scottish nobility

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25 January 1503  Margaret Tudor married James IV of Scotland by proxy. The marriage between the Thistle and the Rose was to have repercussions for Scottish history down to this day. Margaret was thirteen years old and James was thirty when the couple were married. The official wedding rite was performed on August 8, 1503 at Holyrood Palace. A short coronation ceremony followed. The marriage was one of strong affection, James was attentive and generous. The first three years of the marriage were pleasant and full of social engagements. At age sixteen the couple had their first child, and eventually six different pregnancies would follow.  

In 1513, Margaret was torn between her brother and her husband. She had prophetic dreams and asked James not to go to war. James met the English at Flodden Field on September 9, 1513 where he lost his life along with the flower of the Scottish nobility. Margaret was to pass of a stroke on October 18, 1541 at Methven Castle. Her brother Henry VIII had excluded her heirs from the line of succession in his will. Her lasting legacy was that her great-grandchild ended up on the throne. Scotland and England were joined together into Great Britain.

A Waste of Time

“I decided not to waste my years planning dances and masquerades with the other noble ladies.”

Stop. No. Bad. Wrong.

That is a line from 2.08 (“The Prince of Winterfell), from Talisa Maegyr to Robb Stark in one of their relationship development scenes. The line is meant to demonstrate that Talisa is not shallow, that she wishes to do something of substance with her life. While being a battlefield nurse is undoubtedly admirable, the denigration of dances and masquerades here is part misogyny, part misconception. The misogyny comes in where for Talisa to be a “worthy” love interest, she must express distaste for feminine-coded pleasures, and she must almost word for word be “not like other women”. This is emphasised by the beginning of her monologue, where she says “I was raised to be the perfect little lady. To play the harp, and dance the latest steps, and recite Valyrian poetry,” in such a way that shows she has turned her back on these things.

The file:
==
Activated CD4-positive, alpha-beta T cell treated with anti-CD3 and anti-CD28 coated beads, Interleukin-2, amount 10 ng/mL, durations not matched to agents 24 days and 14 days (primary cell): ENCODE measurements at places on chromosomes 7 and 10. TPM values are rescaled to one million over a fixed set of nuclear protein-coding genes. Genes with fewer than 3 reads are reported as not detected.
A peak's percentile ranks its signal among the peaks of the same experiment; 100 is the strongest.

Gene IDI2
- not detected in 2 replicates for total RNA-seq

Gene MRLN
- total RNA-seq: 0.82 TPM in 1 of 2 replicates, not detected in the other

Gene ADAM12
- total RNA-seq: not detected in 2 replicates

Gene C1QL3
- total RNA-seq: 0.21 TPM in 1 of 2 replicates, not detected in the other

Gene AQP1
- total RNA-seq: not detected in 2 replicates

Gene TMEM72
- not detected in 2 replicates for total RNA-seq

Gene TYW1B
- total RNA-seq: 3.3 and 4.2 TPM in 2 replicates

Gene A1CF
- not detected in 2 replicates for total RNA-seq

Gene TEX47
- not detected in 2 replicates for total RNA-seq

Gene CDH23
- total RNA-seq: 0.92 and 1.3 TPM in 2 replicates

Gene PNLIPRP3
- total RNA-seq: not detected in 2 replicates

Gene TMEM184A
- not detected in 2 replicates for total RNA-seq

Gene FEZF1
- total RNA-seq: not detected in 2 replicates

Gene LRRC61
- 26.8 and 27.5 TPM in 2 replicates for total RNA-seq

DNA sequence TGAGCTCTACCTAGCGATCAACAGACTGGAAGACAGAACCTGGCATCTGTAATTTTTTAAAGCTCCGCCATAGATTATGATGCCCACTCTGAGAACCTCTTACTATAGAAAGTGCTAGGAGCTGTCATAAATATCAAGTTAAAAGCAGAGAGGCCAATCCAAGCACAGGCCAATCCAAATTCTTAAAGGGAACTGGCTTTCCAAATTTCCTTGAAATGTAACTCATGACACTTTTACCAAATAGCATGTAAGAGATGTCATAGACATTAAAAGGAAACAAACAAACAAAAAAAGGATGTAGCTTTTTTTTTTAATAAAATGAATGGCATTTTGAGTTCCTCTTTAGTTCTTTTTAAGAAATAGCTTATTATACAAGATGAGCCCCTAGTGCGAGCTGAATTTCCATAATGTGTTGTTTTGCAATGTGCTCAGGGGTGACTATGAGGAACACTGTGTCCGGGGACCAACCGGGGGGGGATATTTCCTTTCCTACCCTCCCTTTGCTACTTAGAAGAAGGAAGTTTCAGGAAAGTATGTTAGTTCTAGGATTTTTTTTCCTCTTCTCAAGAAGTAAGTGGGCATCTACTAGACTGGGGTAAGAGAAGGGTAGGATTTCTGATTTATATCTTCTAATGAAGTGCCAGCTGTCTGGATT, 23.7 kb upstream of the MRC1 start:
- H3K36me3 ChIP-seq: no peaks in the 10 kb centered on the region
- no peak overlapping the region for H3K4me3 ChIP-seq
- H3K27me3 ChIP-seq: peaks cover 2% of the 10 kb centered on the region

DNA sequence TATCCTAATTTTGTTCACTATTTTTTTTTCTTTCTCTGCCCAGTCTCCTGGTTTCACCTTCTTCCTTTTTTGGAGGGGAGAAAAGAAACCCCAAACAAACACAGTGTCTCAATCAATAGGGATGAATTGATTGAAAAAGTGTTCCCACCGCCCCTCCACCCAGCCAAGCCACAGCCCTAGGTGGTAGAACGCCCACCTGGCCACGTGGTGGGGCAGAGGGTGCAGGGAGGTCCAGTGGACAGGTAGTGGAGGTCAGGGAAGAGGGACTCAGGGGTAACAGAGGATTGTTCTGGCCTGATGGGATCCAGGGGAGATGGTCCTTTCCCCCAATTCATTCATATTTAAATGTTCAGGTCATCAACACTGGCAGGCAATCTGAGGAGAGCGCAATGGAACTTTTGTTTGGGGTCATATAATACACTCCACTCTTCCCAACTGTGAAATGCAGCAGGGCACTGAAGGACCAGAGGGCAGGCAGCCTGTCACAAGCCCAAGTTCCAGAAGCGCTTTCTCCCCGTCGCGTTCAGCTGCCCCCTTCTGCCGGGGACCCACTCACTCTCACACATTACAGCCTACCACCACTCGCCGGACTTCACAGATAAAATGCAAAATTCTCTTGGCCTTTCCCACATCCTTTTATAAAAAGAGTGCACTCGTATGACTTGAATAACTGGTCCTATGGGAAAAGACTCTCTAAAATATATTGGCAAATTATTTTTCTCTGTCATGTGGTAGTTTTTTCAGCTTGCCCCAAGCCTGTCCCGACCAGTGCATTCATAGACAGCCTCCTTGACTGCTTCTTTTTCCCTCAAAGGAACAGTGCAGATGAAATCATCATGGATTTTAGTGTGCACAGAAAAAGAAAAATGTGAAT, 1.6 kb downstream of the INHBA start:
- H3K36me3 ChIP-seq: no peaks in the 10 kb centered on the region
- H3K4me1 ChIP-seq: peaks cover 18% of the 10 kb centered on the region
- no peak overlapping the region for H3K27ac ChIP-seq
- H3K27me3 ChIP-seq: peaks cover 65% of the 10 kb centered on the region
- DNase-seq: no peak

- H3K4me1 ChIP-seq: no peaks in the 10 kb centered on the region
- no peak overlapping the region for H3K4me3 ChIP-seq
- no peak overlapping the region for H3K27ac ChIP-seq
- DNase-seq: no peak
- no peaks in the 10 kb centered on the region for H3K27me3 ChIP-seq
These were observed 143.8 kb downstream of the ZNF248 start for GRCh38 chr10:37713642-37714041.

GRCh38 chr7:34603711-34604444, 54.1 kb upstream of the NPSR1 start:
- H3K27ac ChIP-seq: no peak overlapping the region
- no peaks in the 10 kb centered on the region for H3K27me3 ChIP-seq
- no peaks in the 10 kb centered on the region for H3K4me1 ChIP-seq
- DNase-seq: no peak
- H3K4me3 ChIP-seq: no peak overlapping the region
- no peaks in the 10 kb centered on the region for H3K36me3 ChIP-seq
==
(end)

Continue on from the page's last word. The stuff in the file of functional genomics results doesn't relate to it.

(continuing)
Liking balls and parties is not inherently shallow as the line implies. Everyone’s got something they enjoy. If you’re one of those people who like parties, A+, I hope you have a great time when next you go out. (If you’re not, also A+, I hope you enjoy your quiet evening wherever.)

Second, and the topic of the majority of this post, is the misconception. The sheer history fail and textual comprehension fail of this line is so great it’s hard to adequately express it. Throughout history, parties amongst the aristocracy have been anything but a waste of time. If courtesy is to be your armour, then a party will be your battlefield.

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Mary Queen of Scots: “In my end is my beginning”

On the 8th of February 1587, Mary Queen of Scots, the only surviving legitimate child of King James V of Scotland and Marie de Guise, was executed after nineteen years of imprisonment in England. She was beheaded at Fotheringhay Castle for her complicity in a secret plot to assassinate Queen Elizabeth I of England – the Babington Plot.

Mary Stuart had a tumultuous and dramatic life, full of passion and love, whim and eccentricity. One may say that her life was too full of French glamour and unreasonable turnarounds due to her foolish ignorance of certain fundamental things which a wise monarch should know. Yet, before criticizing Mary, we should remember that her life was also filled with a lot of sufferings and pain throughout the second half of her life in English captivity.

Mary’s life began with her wonderful birth into a God-fearing and powerful Catholic House of Stuarts. Her father, King James V, died only six days after her birth, and she was proclaimed Queen of Scotland in infancy. Already in her early childhood, she was thrust into political turmoil as Catholic Cardinal Beaton and the Protestant Earl of Arran fought for regency in Scotland.